If you’re getting heckled with calls from creditors and receiving past due bills in the mail everyday, you’re probably ready to throw your hands up and scream.
You can see the interest increasing your balances every month, but you can’t afford to pay them down. Your credit score has started to drop, and you’re worried that this debt is going to negatively affect your future.
You’re at the point where you need to do something about your debt, and you need to do it now.
You’ve heard of people calling and negotiating with their creditors for a settlement on a past due account.
That sounds like something that would benefit you, but you freeze when you pick up the phone. Talking about your debt and financial situation over the phone to a stranger just isn’t something you’re comfortable doing.
Well, don’t fret. We’re here to tell you that there’s another way to negotiate a settlement with your creditor.
If you are unable or unwilling to make a call, you can send a debt settlement letter instead.
Follow the steps in this guide to write an effective and persuasive debt settlement letter to your creditors.
Here’s what we’ll cover:
- What is a debt settlement letter?
- Why write a debt settlement letter?
- Steps to prepare before writing
- Steps To Write A Debt Settlement Letter
- Include A Header
- Explain Your Hardship
- Include Debt Information
- Paint The Picture
- Request Credit Report Removal
- Reiterate Your Situation
- Request A Response
- Send As Certified Mail
- What To Expect After Sending A Debt Settlement Letter
What Is A Debt Settlement Letter?
A debt settlement letter will include any offers from the debtor to the creditor to settle their unpaid debt for less than is owed.
This letter will explain the debtor’s current financial situation and reason why the account is past due.
Why Write A Debt Settlement Letter?
Trying to negotiate your debt down is a smart move to make. It won’t affect your credit report for years like a bankruptcy will, and you’ll be able to dig yourself out of debt in a shorter amount of time.
Directly calling and negotiating a settlement over the phone is the most effective and efficient way to get the process completed. However, if you are uncomfortable talking about your situation and going back and forth with your creditor, a debt settlement letter is a great option for you.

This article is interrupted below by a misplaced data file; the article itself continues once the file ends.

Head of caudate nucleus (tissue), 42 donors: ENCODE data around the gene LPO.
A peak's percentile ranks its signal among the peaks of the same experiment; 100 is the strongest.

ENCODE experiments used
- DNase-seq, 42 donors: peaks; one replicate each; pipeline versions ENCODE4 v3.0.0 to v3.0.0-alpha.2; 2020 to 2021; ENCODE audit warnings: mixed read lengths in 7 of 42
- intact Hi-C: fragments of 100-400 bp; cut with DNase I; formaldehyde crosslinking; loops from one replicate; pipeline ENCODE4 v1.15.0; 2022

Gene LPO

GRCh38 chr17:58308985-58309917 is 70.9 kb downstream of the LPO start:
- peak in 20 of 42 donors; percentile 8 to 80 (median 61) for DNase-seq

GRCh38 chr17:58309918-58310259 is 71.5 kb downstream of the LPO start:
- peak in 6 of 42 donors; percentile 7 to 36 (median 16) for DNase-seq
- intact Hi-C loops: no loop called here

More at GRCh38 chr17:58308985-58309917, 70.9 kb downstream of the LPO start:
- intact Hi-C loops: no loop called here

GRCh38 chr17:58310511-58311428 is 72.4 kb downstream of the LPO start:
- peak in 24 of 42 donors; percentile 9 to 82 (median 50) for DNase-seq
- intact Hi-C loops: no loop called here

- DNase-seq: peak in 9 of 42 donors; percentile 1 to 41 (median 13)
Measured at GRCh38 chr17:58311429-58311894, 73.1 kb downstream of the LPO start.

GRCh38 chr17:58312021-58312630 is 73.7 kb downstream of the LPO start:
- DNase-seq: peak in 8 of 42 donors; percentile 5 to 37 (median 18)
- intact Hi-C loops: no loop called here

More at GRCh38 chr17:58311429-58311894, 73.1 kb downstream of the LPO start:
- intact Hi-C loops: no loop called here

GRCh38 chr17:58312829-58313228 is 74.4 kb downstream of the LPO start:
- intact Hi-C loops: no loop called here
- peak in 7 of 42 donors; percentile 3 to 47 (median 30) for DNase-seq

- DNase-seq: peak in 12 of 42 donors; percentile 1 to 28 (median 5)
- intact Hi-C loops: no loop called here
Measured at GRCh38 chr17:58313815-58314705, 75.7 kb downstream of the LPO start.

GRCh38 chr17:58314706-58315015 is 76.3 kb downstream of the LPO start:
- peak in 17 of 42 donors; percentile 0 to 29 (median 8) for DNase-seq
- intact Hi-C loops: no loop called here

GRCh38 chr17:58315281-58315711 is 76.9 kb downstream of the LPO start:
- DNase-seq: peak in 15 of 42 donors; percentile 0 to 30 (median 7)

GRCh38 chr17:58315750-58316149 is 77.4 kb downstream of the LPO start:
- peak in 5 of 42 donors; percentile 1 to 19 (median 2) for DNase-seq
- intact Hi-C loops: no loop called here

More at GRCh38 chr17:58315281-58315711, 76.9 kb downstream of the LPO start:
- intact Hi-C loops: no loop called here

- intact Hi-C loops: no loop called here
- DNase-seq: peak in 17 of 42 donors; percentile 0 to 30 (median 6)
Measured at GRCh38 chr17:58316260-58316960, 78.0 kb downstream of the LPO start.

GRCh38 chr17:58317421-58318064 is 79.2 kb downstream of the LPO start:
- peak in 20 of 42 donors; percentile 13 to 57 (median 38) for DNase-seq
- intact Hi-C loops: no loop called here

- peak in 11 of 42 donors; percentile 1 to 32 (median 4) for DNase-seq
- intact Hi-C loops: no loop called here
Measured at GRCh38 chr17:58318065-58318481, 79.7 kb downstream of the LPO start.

A debt settlement letter will give you the opportunity to explain your hardship and give an offer to settle your debt, without any direct interaction with your creditor.
By sending the letter, you eliminate the possibility of your creditor interrupting you or catching you off guard with a question you are unsure of how to answer.
Steps To Prepare Before Writing
1. Validate The Debt
The first thing you need to do is gather all the information on your past due accounts. Look through your bills, and any other notices you may have received in the mail.
Compile a list of your debts and who currently holds them. If it’s been a while since you’ve paid on your accounts, you may be unsure of where to locate them.
No worries, just request a free copy of your credit report. This will detail out any open credit lines or accounts.
You’re entitled to a free credit report each year from each of the three major credit bureaus, Experian, Equifax, and TransUnion.
Some of the accounts on your credit report might look different than you remember. It’s possible that your original creditor sold your debt to a collection agency who is now listed on your report.
By law, a debt collector must send you a notification that your debt has been sold. So, look out for any official notices that will tell you who now holds your account.
If you see a duplicate or unfamiliar trade line reporting on your credit, make sure to call and inquire about it.
Once you have organized a list of your accounts, the next step is to validate each individual debt with the corresponding creditor.
Remember, you only have to pay on a debt if it is validated. So make sure the company proves that to you.
If the company can validate the debt, then it is a collectible debt, and you do owe the balance.
However, if the company cannot validate your debt, they must cease collections and you can request to have the account removed from your credit profile.
At this point, you should have a list of your verified debts and who they are owed to.
2. Check The Statute Of Limitations
Once you have validated your debts, you’ll want to spend some time organizing all the information from your creditors.
List out your individual accounts, and be sure to include:
- Name of creditor
- Creditor’s phone number
- Amount owed
- Date on the account
Next, you’ll want to check if you’re within the statute of limitations to be sued for the debt or not. Each state has different rules, so do some research and pay close attention.
If your debt exceeds the statute of limitations, you have much better odds for a favorable settlement deal.
3. Choose Which Accounts To Settle
Now that you organized your debts and checked out the statute of limitations, start with your oldest account.
The older the debt, the easier it will be to settle. That makes your most aged account the easiest one to tackle first.
If it’s been a while since you’ve paid, your creditor might have given up hope on collecting this debt a long time ago. So anything you offer them now is an improvement over what they were expecting to get.
With your oldest debts first, list out the accounts that you’d like to settle.
4. Choose An Amount To Offer
Now it’s time to decide exactly how much money you can allocate towards your different accounts.
If you haven’t created a budget, now is the time to do so. You’ll need to know exactly how much money you’re putting aside every month to pay off your debt.
The negotiation process might take a little back and forth.
So whatever you do, do not put your best and final offer in your original letter. Put a low, yet reasonable, amount that is below your set budget.
You should expect your creditor to counter your offer, and meet somewhere in the middle. So, it’s important to leave yourself a little bit of wiggle room to work with.